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Don't Worry Be Happy?

Posts: 4
Joined: Sep 2006

Apr.06 on the x-ray, the doc noticed a nodule. CT scan confirmed that (there is 1.4cm nodule in my right lung)
PET-scan said that they didnt find a cancer-like metabolism... that means its NOT cancerous?
I repeated the CT-scan after 4 month and the results were the same(1.4cm nodule)
What should I do next???
Leave it and forget it and maybe in a year repeat the CT-scan?
Can I be sure that this is not cancer?
After x-ray, CT, PET?

Posts: 10
Joined: Jul 2006

As I know that you should do a Biopsi to know the type of the nodule!!
But the CT-Scan and Pet-Scan shows if there are other nodules or which Stad ????
So dont be late to do the biopsi!!
So I wish you good luck!!!
And hope that it is not cancer as you said!!

Plymouthean's picture
Posts: 264
Joined: Jan 2004

Your nodule is probably benign, based on what your doctor told you. For a good explanation of nodules, go to http://www.pulmonologychannel.com/spn/ . Good luck.

Posts: 156
Joined: Aug 2006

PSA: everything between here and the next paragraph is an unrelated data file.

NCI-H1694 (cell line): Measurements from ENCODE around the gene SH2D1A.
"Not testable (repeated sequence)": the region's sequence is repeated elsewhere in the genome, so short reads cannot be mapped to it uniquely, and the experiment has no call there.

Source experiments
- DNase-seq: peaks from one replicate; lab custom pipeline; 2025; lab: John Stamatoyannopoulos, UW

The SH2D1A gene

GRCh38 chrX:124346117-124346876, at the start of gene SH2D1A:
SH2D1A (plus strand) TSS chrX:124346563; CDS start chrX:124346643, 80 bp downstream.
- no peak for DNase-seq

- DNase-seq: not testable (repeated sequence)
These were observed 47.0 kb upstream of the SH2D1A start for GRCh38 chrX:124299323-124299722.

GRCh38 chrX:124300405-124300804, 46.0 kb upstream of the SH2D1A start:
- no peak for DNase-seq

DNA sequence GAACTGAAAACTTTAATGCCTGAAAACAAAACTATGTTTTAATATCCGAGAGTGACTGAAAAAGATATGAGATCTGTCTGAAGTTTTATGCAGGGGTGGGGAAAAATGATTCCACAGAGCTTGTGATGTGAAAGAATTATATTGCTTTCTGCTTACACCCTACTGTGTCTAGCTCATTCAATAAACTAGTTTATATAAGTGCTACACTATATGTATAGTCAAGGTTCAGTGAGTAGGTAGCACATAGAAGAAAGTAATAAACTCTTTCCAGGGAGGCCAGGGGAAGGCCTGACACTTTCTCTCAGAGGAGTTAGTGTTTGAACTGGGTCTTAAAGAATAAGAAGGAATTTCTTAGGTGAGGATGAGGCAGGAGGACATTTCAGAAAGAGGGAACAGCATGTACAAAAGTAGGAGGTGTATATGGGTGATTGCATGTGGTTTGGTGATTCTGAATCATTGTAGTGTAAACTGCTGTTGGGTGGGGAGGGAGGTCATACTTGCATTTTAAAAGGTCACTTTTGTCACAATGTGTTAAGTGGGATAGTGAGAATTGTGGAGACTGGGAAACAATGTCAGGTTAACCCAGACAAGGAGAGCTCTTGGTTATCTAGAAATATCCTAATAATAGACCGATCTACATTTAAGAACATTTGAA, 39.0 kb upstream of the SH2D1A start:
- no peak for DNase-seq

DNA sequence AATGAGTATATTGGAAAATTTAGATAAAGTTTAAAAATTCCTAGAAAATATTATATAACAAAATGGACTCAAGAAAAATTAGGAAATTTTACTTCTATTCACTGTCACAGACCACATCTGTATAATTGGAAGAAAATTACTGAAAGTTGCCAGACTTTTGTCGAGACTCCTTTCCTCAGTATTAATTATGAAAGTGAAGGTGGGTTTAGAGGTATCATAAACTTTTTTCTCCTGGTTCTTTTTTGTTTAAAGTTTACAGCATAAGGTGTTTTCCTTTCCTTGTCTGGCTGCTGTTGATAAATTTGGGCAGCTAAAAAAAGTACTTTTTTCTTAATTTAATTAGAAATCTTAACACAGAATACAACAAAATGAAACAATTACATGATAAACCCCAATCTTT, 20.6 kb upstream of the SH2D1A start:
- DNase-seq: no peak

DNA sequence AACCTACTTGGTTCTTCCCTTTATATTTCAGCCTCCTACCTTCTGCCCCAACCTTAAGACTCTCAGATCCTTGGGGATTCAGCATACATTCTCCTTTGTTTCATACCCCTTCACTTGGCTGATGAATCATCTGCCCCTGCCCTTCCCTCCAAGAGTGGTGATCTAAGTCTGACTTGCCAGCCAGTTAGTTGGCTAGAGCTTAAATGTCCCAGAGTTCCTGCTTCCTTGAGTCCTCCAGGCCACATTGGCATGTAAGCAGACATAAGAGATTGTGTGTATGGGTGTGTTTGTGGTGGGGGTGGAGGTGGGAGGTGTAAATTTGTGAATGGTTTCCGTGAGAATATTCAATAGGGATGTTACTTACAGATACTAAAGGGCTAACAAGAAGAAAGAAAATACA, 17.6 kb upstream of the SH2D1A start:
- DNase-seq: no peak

A biopsy is the definitive test to check if a mass is malignant cancer or not. A PET scan only shows the "hot spots" while a CT scan is even less precise. Our thoracic surgeon said that though the PET and CT scan aren't absolute, he knew with more than a 90% certainty the hot spots and lesions were cancerous. He would know definitely with a biopsy. You may wish to have a doctor take a biopsy from a bronchoscopy, if the nodule is accessible via that non-invasive procedure.

I hope your nodule is benign.

Posts: 30
Joined: Jan 2006

I had a .9cm nodule that they tracked for almost three years before they decided it needed a biopsy. Positive for cancer- had right upper lung removed and 4 rounds of chemo. Fortunately it had not spread that we know of. By the way the PET was negative. My advice, get a biopsy. ASAP. There are 4 options each has its pluses and minuses
1 needle biopsy
2 bronchoscopy
3 vats
4 wedge resection
You might also get another opinion of the CT. The border of the nodule can be descriptive and if read by an "expert" (Sloane Kettering or MD Anderson) they might be able to give furthur advice.
At the very least I would get a CT every 3 months. Because if it is cancer the best chance you have of beating it is to have it removed as soon as possible.

Hope it works out and it is bengn.

Posts: 4
Joined: Sep 2006

Did your nodule grow for 3y time?
Did y ou have any symptoms?

Posts: 30
Joined: Jan 2006

It never got bigger but it did change shape.
I never had any symptoms.

Posts: 4
Joined: Sep 2006

Who is usually telling you that you have a cancer?
family doc
Right now there is just I 1001 different tests and my family doc and nobody knows what's going on.I dont know where to go or what to do:((
because im not a doctor:((
What about you? Who send u where and who did(ordered) all tests?
(actually im scared like never before)

Thank you for caring so much!

Posts: 1048
Joined: Aug 2006